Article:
• 31. Email Design Content-Don’t assume your message is compelling! Ask yourself the following questions:  What is this message about?  Why should my subscribers care?  Is it clear what action I want my subscribers to take?
  • 32. Creative & Copy  Subject Line  Pre-header text  Copy  Preview Pane  Message Construct  Recovery Module  Footer
  • 33. Subject Line The subject line is the mechanism to get your readers to open your message. It should be compelling, drive interest, and tease the subscriber.  The key message should be clear in the first 50- 60 characters so that if the rest in truncated, the message still makes sense.  Avoid using words, symbols, and punctuation that might trigger spam filters: Free, Percent off, Help, Reminder.  Make the subject line describe what the email contains and how it will benefit the reader to open it.
  • 34. Subject Line  Subject Line Length - The general rule of thumb in email marketing is to keep your subject line to 50 characters or less.  Localization Helps- Providing localization, such as including a city name, does help.  Personalization May Help-Research and reports vary on whether including name of recipient in message subject line helps.  State what’s inside - If your email is a newsletter, put the name and issue of the newsletter in your subject line. Because that's what's inside. If your email is a special promotion, tell them what's inside. Either way, just don't write your subject lines like advertisements.
  • 35. Subject Line  Newsletter Half Life-Newsletters tend to start with high open rates, but all experience some reduction in time. Keep content fresh; each new campaign should provide a clear indication in the subject line of what is inside this newsletter that is of interest.  The From Line -The From line should communicate who you are as the sender. As much as possible this entry should not change and should concisely convey who you are.  Promotional Emails--By their nature, promotional emails tend to not perform well. Keep the message straightforward and avoid using splashy promotional phrases, CAPS, or exclamation marks in your subject lines. Subject lines framed as questions can often perform better.  List Quality & Frequency -Two additional factors that are difficult to track but can have a big impact on open rates are list quality and frequency. Email marketers that build high-quality lists where readers know what they are going to receive enjoy the best open rates. If you start with a good list but send too frequently, open rates drop precipitously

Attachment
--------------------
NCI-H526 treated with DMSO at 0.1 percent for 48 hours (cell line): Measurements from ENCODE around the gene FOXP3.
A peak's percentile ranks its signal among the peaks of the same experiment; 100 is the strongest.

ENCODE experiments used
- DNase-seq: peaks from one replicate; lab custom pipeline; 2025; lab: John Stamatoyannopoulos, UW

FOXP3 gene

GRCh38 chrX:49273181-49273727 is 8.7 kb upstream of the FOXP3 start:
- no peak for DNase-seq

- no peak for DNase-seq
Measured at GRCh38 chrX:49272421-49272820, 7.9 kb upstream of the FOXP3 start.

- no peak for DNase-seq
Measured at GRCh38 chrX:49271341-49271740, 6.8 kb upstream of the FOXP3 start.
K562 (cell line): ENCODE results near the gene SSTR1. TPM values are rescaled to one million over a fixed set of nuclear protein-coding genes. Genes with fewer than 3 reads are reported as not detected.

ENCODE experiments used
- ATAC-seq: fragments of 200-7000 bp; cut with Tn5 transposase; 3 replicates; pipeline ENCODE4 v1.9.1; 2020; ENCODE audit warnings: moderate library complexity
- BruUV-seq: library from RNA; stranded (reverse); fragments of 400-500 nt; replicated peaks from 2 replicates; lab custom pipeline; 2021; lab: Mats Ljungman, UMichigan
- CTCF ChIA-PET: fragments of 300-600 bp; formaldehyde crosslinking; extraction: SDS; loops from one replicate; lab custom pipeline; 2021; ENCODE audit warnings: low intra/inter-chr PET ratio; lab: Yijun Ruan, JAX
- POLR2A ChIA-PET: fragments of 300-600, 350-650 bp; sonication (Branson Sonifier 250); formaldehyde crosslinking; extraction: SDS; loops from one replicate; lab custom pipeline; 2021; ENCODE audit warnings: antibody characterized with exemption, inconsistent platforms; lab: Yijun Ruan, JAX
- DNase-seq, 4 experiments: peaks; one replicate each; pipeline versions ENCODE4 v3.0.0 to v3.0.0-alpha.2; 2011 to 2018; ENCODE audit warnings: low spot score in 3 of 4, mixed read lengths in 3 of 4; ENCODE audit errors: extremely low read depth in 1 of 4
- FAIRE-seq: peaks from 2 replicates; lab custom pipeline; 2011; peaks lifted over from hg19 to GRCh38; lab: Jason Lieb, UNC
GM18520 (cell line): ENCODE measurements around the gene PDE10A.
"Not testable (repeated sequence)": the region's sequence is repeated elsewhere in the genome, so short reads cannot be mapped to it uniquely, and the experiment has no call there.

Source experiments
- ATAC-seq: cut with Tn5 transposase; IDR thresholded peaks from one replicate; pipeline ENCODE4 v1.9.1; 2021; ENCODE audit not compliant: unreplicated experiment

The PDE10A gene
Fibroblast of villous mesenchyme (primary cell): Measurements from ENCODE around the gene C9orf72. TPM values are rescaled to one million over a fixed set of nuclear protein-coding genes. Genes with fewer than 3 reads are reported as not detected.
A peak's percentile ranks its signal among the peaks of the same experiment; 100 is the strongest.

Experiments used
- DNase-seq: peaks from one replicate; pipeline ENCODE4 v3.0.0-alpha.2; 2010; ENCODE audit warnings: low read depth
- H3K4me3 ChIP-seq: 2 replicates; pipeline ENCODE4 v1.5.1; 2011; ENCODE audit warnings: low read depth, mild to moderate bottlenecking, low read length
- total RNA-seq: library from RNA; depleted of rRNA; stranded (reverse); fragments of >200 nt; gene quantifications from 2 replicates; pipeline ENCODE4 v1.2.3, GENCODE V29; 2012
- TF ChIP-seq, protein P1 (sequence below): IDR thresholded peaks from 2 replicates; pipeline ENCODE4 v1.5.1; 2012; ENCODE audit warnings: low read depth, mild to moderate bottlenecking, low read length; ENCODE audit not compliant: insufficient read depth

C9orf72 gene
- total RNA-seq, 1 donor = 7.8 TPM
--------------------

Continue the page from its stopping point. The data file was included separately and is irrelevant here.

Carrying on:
• 36. Subject Line
  • 37. Subject Line  Exercise- You are Apple. You just signed a deal with the Beatles to release the collection of music for the first time in digital format. Write a compelling/impactful subject line that describes this release.
  • 38. Preheader/Header  This is the information at the very top of the message body. Reserve this space to reinforce important tactics, such as the following that will assist with image rendering:  Include text content teaser to inform your reader of the message content.  If you include “add to address book” language, make sure the address is correct.  Add links to mobile and hosted versions.
  • 39. Preheader/Header
  • 40. Preview Pane  In many email client software applications, such as Outlook, there is a preview page which shows a portion of the message body.  Make sure the primary message is visible above the fold.  Make sure the call to action is visible above the fold.  If this is longer-form newsletter, did you include a table of contents with anchor tags linking to each body content section?
  • 41. Preview Pane The Average Preview Pane is 194